Brand New Old Love Image

Brand New Old Love

By Alan Ng | August 27, 2018

Do young people still make marriage pacts these days? You and your best platonic friend, for fear of being lonely for the rest of your lives, vow to marry one another if both are still single by the age of thirty. Are we still this desperate at thirty? Somehow, I think a convenient way for a guy to get out of the friend zone.Although twelve years is hardly convenient.

From writer/director Cat Rhinehart, Brand New Old Love is the story of Charlie (Arturo Castro) and Hannah (Aya Cash) who made this very pact. Years later, Charlie is a man-child working as a personal trainer in Los Angeles. Hannah is recently divorced and recently moved into her parents’ home, while she sorts things out.

Upon the birth of his brother’s first child, Charlie returns to Modesto and runs into Hannah at a local bar. The two former best friends pick up where they left off after separating after high school. While wandering the streets of Modesto, the two remember the good times and Charlie remembers their marriage pact. Seizing the impulsive moment, the two to get married…that night.

As you would surmise, everyone they know, along with conventional wisdom, thinks this is a bad idea. However, like a good romantic comedy, Rhinehart’s film doubles down on this bad idea and runs with it. Brand New Old Love answers the question if good friends make good partners.

“…a spouse is the only thing missing to make his life complete.”

Let’s start with the good. Charlie and Hannah are the right characters to make a horribly impulsive decision. Charlie has a comfortable life in L.A., and a spouse is the only thing missing to make his life complete. Hannah is thrust onto the dating scene once again and having no luck since she aged out at thirty.

There is some interesting relationship insight Rhinehart brings to her story. Charlie’s problem now is Hannah is not a cat that he can just let loose in the house. She’s a person with needs as desires, while Charlie refuses to be inconvenienced by her. Hannah, on the other hand, jumped into couplehood too fast and never considered the fact that Charlie did not mature into an adult at the same pace she did. This is how the relationship between the two plays out.

The biggest problem with Brand New Old Love is its lack of intensity. The humor and insight run at a steady level of seven with very little deviation. A good comedy should have it ramp up to nine or ten. For example, the next day after their wedding. Charlie returns to Los Angeles with wife Hannah in tow. Upon entering Charlie’s apartment for the first time, Hannah discovers Charlie has a roommate, Bruce (Josh Brener) and while surprised, Hannah concedes the fact she will live with Charlie and Bruce. Charlie, on the other hand, loves the fact, he’s now going to live with his two best friends. Charlie is just a little to dumb to realize that this is not normal. Hannah is just too OK with the situation.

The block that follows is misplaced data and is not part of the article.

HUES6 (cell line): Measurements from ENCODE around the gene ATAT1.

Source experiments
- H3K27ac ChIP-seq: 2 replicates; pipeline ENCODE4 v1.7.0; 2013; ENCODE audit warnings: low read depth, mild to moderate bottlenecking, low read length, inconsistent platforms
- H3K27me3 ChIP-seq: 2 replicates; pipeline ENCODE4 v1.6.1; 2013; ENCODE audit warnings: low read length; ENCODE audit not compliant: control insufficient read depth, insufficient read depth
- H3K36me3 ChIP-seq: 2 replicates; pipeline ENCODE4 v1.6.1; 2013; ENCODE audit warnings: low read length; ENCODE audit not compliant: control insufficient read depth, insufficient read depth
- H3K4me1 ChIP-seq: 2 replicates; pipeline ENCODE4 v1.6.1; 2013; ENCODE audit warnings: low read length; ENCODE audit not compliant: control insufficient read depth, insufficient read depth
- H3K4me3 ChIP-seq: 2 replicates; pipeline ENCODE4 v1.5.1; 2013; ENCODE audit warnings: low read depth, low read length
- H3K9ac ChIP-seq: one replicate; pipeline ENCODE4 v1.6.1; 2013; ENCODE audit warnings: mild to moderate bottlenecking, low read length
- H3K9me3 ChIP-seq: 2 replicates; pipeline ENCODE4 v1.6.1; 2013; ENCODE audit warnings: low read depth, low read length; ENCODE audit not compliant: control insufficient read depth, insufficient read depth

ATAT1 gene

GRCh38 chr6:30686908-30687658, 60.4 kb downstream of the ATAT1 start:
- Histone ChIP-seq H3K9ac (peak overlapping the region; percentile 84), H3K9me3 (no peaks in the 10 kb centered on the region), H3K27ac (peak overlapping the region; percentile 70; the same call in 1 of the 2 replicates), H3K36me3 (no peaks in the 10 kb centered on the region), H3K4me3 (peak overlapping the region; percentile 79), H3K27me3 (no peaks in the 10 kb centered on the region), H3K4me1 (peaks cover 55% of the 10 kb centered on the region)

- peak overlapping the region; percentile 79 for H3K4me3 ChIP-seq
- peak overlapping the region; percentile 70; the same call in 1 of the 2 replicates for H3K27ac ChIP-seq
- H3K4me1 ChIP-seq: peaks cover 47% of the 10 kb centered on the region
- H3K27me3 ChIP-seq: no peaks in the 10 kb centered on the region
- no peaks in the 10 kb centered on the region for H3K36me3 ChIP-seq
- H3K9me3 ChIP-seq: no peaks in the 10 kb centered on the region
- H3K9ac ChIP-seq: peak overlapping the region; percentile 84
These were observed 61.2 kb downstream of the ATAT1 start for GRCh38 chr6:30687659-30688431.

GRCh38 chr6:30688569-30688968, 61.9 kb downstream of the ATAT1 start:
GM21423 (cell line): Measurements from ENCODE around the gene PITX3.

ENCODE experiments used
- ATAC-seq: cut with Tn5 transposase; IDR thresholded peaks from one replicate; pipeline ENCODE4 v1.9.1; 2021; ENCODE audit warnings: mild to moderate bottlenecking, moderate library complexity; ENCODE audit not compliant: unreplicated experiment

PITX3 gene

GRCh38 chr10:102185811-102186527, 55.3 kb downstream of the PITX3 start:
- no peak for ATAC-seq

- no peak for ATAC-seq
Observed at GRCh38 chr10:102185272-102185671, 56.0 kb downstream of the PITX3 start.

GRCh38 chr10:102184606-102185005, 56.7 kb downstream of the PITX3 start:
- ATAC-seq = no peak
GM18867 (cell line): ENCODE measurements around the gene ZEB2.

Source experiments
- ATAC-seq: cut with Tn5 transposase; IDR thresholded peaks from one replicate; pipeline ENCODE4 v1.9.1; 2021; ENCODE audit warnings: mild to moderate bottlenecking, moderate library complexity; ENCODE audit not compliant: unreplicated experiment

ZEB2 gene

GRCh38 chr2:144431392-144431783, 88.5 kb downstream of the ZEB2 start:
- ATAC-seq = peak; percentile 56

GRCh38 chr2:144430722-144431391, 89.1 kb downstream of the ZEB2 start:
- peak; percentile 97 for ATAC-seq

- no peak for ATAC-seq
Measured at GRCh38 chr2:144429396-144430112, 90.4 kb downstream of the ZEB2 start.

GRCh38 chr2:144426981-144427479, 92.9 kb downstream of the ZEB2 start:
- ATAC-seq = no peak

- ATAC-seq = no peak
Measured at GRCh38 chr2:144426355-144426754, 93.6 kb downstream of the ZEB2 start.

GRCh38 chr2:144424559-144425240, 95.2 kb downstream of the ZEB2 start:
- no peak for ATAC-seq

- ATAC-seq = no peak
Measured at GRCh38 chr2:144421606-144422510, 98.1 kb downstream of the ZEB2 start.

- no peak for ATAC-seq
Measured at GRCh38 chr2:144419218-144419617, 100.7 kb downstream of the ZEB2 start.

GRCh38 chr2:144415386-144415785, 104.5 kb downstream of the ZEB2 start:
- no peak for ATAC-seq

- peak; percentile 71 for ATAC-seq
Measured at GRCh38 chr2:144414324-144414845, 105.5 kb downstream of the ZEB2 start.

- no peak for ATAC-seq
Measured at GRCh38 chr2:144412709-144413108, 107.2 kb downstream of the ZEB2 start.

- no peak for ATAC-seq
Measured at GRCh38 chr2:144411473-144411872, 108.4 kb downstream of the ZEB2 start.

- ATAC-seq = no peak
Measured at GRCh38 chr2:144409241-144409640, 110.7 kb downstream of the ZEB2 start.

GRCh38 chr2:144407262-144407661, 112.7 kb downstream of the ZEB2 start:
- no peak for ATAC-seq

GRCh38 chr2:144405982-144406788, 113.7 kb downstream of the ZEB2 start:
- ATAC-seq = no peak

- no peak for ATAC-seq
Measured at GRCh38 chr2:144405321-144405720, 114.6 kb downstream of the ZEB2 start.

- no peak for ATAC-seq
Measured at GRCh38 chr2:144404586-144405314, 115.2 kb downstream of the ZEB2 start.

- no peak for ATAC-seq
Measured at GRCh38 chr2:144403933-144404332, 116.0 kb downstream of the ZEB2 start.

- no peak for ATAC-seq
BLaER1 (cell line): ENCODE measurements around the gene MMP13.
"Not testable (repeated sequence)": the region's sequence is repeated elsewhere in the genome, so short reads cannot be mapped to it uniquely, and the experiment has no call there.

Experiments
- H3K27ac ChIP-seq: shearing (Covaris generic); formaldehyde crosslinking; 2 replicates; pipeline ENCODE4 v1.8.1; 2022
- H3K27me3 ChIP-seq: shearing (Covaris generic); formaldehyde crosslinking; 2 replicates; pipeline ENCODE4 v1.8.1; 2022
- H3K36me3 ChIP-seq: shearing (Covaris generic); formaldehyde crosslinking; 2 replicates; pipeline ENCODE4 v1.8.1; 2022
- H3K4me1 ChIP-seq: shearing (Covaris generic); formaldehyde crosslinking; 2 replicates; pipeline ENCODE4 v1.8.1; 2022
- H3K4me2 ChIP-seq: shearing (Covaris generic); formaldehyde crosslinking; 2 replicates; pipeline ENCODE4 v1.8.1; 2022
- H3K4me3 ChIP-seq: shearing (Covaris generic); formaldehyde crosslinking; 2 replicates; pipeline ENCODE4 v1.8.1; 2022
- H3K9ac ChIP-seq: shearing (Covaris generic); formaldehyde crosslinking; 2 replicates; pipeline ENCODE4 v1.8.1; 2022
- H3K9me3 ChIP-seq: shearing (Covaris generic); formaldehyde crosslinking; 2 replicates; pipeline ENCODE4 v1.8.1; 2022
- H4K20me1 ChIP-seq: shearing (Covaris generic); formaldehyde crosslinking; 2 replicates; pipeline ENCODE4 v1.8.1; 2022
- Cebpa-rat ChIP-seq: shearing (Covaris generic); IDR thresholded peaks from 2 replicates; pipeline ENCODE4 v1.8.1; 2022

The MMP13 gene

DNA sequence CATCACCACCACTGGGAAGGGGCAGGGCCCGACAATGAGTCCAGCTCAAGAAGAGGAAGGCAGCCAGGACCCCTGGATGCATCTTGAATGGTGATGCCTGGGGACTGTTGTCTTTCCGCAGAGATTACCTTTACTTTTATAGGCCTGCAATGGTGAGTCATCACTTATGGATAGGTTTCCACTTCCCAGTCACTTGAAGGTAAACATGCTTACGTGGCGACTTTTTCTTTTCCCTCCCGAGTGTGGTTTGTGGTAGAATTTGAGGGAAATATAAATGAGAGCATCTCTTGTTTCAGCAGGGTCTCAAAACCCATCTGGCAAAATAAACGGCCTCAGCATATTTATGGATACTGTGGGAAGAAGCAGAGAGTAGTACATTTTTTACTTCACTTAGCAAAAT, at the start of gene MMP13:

“…get to it and blow up already. I call it ‘Waiting for the Inevitable’…”

What would have helped intensify the tension between Charlie and Hannah is turning up the heat on their differences. Slowly raise the intensity level to ten. Raising the stakes help keep the audience engaged in your story and characters. Instead, it just felt like they stretched out their internal conflict over 60 minutes until they two finally just had enough and wanted this suffering to end. Which is actually how I felt throughout the second act.

The other problem, the film pretty much telegraphs its ending and everything leading up to it. We all know at some point there’s going to be a huge fight, where Charlie and Hannah wonder if they made a big mistake. Which then leads to one of two endings will they or won’t they. However, the predicted finish happens way off in the third act and to piggy back off the last point, instead of the story’s resolution naturally occurring as a reaction to the events that lead up to it. The resolution came after both characters have an unplanned conversation with other supporting characters.

When you know what the ending is going to be, it makes us impatiently wade through the entire second act begging for the couple to get to it and blow up already. I call it “Waiting for the Inevitable.” Aya Cash gives a solid performance as Hannah. While performed well by Arturo Castro, Charlie’s naïve narcissisms came off as annoying, and while I know people, who are exactly like this, you want to slap some sense into them.

Brand New Old Love desperately needed a jolt of energy to get it passed the recommendation mark. Unfortunately, that jolt never came.

Brand New Old Love (2018) Written and directed by Cat Rhinehart. Starring Aya Cash, Arturo Castro, Josh Brener.

5 out of 10 stars

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